Finally the first beat of a vals started. I couldn’t resist. But, jumping between envy and fear, with whom could I dance this tanda? I gaze, as with the Mirada, at a French woman, with as sharp an accent as mine. She blinks to accept. Surely a compatriot may make allowances for me…?


Here we are face to face. I applied myself to do the best abrazo I could, just as I had learnt. But in my mind, I have only one urgent wish: to step forward like a goat. Before I start, I sense a strange mood from my partner, a curious vibration, as if she wriggles. This impression is confirmed at the first ocho cortado, where she continues to twist herself, despite my shoulder return to the center of the track and asking her to come back in front of me.


I understand. She is doing an ornament (firulete). I never understood their usefulness exactly… It may give some plaisir to the ballerina, and let the women play her own part? Maybe it is to show oneself to the other dancers and ensure the next Tanda?


Obviously we were not dancing to the same waltz. I was wishing to turn and she wished to slow down. As all tangueros know, the first dance permits the partners to adjust to each other. The next one gets smoother and better. In this case I am not so sure. Our inception felt like it began as a struggle.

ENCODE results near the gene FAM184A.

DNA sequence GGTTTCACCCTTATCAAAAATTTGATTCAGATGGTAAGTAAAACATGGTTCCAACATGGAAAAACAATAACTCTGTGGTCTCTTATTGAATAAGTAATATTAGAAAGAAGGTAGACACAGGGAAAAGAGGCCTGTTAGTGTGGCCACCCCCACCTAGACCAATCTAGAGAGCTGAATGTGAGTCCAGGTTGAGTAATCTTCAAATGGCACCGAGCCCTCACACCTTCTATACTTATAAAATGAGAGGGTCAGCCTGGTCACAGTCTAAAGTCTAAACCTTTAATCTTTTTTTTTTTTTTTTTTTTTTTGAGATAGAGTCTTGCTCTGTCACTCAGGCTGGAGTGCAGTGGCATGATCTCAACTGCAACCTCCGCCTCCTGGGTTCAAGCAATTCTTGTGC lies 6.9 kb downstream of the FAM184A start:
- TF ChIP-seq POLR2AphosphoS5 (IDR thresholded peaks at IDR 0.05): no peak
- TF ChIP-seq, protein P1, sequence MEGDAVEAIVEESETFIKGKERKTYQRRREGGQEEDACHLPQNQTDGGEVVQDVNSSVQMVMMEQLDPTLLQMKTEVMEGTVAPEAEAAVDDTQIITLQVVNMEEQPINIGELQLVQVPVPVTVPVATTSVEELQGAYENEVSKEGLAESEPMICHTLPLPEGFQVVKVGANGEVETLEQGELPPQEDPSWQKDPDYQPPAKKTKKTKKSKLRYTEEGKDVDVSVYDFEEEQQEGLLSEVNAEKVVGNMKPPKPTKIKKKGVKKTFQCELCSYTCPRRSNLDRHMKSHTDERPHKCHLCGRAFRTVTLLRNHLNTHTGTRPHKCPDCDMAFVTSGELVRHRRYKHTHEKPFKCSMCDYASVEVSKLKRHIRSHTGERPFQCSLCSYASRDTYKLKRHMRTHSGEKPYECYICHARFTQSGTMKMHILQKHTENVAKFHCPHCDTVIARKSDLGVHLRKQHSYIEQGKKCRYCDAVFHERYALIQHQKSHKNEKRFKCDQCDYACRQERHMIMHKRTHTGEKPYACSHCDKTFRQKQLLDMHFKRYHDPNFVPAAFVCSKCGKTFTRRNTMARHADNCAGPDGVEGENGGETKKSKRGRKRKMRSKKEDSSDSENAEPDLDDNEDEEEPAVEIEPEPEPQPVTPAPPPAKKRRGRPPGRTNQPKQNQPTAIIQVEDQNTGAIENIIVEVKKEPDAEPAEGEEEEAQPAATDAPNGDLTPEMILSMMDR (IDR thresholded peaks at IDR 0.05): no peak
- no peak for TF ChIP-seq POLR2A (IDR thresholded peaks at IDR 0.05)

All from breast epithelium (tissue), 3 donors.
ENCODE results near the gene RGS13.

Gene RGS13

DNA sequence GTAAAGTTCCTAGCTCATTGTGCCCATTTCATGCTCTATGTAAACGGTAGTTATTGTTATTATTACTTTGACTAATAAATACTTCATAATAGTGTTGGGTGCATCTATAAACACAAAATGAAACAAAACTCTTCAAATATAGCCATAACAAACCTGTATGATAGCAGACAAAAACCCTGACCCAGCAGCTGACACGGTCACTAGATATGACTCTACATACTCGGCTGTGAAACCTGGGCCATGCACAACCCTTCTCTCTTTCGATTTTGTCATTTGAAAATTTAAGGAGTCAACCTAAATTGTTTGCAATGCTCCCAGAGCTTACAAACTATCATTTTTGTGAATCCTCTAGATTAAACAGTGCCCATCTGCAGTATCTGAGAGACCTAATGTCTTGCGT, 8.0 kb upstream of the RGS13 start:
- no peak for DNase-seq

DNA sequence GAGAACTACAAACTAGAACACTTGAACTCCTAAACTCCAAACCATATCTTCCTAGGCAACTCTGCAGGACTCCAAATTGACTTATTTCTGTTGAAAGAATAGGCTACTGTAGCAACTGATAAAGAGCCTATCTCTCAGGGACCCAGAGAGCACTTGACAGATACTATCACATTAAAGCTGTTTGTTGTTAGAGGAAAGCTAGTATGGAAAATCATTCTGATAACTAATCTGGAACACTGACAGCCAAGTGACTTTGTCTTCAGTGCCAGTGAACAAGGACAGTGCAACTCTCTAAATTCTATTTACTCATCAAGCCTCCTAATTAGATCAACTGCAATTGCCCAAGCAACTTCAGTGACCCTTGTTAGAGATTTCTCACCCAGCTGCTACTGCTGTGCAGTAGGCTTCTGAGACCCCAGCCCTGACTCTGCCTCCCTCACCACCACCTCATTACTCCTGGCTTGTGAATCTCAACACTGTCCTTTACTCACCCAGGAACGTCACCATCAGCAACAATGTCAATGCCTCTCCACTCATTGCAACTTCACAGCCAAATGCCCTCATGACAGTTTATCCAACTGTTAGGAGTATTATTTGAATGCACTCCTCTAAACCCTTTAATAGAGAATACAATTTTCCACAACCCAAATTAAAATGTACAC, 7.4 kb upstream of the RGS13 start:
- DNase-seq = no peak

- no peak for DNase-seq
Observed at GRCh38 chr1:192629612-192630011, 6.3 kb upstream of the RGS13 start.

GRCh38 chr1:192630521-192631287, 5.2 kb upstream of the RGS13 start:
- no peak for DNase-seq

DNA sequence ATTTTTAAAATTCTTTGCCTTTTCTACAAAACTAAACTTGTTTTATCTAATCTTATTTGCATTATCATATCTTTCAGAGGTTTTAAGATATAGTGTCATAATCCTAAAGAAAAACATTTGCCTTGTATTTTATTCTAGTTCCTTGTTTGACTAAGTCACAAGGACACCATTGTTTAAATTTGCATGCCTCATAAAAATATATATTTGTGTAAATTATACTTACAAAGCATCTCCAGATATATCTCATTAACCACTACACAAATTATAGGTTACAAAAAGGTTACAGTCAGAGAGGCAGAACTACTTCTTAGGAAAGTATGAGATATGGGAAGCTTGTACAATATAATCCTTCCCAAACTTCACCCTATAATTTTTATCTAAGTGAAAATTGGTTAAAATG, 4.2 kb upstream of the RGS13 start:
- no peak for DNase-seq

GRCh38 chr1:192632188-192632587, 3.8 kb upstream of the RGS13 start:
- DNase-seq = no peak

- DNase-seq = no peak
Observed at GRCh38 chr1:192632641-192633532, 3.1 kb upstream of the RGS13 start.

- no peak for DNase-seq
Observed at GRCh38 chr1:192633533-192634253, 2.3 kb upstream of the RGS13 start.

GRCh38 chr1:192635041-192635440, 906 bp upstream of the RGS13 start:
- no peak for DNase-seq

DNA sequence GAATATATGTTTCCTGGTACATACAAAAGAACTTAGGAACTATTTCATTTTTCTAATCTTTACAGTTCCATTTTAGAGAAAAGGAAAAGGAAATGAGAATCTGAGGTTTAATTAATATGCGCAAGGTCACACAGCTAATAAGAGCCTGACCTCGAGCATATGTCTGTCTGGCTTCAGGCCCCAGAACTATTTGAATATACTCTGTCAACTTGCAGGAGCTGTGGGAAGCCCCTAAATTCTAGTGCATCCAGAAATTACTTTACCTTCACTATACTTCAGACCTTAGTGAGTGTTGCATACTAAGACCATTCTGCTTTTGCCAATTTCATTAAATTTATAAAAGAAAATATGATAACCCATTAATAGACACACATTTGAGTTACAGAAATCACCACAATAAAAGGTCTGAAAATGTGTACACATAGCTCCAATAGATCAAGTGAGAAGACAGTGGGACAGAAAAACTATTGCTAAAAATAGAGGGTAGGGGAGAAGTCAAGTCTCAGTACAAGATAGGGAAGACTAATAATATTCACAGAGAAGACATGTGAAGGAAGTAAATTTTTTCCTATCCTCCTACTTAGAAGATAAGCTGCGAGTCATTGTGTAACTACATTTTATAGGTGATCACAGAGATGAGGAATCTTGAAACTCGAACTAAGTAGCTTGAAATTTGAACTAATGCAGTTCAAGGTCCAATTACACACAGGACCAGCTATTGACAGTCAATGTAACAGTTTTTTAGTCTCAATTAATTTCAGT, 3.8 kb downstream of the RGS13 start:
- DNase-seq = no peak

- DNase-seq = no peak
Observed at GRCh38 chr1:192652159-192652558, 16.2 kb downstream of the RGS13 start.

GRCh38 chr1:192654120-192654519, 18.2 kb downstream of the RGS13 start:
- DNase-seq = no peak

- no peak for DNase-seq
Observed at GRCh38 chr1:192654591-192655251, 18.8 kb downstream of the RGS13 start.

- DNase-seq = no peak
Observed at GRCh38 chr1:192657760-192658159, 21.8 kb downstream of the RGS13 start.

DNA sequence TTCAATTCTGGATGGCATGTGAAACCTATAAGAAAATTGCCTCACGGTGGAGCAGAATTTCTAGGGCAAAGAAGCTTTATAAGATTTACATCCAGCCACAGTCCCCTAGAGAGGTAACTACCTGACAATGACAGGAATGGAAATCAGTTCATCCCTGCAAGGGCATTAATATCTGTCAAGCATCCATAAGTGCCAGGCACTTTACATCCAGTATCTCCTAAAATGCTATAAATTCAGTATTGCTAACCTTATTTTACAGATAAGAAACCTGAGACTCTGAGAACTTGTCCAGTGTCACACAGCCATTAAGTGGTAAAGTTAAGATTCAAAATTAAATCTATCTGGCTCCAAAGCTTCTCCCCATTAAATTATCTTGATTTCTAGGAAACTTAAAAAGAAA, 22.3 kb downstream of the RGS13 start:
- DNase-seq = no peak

The second round was also catastrophic. I increase the speed to prevent her frivolity. With long legs, I find my natural tendency is to make bigger steps, so you can imagine her difficulty during a forced cross. Slowly our close abrazo slides to open, and then open again until we are wide apart.


In the third run, when I have thrown a spanner in my uncertain tempo, I might have danced this vals at five times, no, maybe seven times more out of time. Sometimes I ‘m staring at the DJ, hoping for the Cortina. My longing could have compelled me to even sing to him, with the quaver of Susan Boyle: “Help me if you can, I’m feeling down. And I do appreciate you being ’round” You know the next.


At the very end of the last dance, I succeed in getting the beat back in my feet and perform my best front cross, just on the last notes. In my experience, you can screw up the tanda, but at least make sure you have taken good care of the landing.


We regain our breath. I was going to respectfully bow to her, thank her for this tanda, and respect the common practice of not crossing our eyes again until the end of the milonga.


Remember, if the English are perfidious, the French are “courtois”, “diplomates” and two-faced…


Then she gives me certain proof of my perfect tango integration in London. Putting back a wick of hair that had fallen from her bun, she exclaims: “Oh! My god!”


I let you imagine the bruise I felt…


Well. I had other Tandas with English woman. I felt tremendous sensations and had great laughs together at our silly mistakes. After all, is that not the most important of all?



  • Milonga: Generic term for the “Tango Bal”, but also one of the three types of dance (Tango, Milonga, Vals).
  • Tanda: For or five pieces of music that succeed each other as a set.
  • Cortina: Music that really has nothing to do with tango but marks the end of Tanda.



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Published: 28 Jul 2015 @ 12:05